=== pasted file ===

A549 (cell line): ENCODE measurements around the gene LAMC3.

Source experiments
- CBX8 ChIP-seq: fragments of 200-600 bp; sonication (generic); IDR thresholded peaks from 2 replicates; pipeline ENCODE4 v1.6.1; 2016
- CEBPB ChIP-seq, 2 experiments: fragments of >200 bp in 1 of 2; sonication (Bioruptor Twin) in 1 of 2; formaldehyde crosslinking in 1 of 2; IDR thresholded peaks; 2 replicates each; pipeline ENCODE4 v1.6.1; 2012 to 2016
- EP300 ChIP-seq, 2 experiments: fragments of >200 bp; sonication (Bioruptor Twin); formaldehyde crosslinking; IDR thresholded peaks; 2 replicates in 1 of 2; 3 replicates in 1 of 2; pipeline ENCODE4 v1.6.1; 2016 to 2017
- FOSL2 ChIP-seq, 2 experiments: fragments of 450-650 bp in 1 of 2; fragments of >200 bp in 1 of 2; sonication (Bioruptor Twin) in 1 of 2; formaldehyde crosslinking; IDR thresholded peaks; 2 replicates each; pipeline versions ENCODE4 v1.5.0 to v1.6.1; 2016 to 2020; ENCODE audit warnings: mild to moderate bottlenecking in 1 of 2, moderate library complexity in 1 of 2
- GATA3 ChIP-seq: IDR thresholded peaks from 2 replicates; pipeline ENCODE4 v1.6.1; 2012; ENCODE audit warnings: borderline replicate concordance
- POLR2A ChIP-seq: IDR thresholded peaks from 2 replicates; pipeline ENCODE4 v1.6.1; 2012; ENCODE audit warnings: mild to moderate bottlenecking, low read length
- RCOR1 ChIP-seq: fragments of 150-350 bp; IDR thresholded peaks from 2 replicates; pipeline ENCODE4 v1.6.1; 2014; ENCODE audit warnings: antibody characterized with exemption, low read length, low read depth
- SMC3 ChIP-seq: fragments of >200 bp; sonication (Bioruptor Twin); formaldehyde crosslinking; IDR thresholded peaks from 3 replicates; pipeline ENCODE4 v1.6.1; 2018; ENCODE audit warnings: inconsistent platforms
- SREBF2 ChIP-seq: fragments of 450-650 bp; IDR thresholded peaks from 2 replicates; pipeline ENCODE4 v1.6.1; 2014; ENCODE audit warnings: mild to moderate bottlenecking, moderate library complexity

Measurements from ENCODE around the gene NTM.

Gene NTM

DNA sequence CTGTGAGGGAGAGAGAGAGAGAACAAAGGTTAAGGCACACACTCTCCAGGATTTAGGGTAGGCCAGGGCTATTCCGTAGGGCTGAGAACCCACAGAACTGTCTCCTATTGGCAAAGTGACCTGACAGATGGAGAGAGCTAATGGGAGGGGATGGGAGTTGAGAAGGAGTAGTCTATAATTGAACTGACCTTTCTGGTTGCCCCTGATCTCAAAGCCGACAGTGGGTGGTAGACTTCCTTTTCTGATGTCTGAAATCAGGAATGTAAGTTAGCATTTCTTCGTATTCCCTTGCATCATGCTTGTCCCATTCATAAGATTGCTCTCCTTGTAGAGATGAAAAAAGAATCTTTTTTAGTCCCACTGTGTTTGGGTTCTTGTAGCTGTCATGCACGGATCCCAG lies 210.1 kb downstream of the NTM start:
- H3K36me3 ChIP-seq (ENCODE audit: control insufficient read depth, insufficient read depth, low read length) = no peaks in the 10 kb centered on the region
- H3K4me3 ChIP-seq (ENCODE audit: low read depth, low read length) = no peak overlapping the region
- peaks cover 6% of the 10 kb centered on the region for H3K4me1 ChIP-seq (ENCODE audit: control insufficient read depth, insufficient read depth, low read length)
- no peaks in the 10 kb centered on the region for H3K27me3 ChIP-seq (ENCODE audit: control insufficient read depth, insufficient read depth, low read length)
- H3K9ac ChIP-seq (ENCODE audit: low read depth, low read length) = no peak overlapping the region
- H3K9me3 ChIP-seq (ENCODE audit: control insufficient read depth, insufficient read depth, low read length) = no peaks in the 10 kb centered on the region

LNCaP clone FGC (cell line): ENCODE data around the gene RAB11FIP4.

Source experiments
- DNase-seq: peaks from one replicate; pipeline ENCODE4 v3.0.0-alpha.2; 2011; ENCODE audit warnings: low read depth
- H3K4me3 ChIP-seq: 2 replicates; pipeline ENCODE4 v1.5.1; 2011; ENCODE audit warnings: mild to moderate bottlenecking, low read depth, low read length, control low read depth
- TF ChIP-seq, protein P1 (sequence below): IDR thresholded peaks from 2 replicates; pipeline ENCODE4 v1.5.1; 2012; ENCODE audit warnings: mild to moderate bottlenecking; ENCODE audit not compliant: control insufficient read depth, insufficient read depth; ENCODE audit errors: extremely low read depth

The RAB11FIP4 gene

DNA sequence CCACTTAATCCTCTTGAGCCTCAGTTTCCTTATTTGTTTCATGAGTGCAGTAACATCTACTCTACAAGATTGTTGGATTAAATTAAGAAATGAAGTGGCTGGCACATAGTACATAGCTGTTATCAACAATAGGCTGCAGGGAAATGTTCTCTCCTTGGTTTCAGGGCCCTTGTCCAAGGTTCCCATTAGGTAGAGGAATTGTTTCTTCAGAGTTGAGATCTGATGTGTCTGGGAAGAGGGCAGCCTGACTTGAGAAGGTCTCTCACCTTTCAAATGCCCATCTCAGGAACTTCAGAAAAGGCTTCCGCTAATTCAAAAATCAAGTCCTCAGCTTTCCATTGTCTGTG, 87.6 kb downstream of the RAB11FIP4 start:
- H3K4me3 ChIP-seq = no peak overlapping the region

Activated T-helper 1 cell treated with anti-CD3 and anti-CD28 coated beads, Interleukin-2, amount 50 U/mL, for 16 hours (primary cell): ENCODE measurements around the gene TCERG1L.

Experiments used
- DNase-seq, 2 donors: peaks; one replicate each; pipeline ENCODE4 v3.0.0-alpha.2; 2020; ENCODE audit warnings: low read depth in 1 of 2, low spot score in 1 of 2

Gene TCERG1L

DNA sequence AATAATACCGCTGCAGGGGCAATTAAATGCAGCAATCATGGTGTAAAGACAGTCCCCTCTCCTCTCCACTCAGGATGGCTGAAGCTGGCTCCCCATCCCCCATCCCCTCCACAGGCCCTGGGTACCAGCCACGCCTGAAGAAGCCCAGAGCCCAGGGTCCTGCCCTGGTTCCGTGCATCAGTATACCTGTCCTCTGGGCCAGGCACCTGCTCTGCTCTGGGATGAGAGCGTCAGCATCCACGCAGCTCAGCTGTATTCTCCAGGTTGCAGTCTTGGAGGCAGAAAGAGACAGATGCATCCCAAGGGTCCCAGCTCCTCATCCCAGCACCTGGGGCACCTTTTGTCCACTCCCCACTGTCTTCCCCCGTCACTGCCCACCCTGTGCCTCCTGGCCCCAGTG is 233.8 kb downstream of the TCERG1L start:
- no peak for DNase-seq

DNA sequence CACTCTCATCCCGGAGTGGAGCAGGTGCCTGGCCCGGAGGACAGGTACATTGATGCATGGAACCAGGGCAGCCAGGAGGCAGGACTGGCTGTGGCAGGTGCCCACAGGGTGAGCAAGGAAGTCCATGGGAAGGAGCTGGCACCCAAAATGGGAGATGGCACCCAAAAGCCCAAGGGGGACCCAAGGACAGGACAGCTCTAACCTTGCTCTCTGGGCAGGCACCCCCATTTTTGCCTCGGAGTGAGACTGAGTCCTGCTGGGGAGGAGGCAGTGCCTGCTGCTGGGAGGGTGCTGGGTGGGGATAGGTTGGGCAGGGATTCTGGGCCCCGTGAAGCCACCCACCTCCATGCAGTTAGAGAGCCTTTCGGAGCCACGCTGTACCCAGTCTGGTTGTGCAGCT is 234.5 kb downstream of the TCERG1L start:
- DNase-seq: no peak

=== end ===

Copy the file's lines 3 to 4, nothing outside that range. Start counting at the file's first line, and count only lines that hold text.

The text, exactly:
- CBX8 ChIP-seq: fragments of 200-600 bp; sonication (generic); IDR thresholded peaks from 2 replicates; pipeline ENCODE4 v1.6.1; 2016
- CEBPB ChIP-seq, 2 experiments: fragments of >200 bp in 1 of 2; sonication (Bioruptor Twin) in 1 of 2; formaldehyde crosslinking in 1 of 2; IDR thresholded peaks; 2 replicates each; pipeline ENCODE4 v1.6.1; 2012 to 2016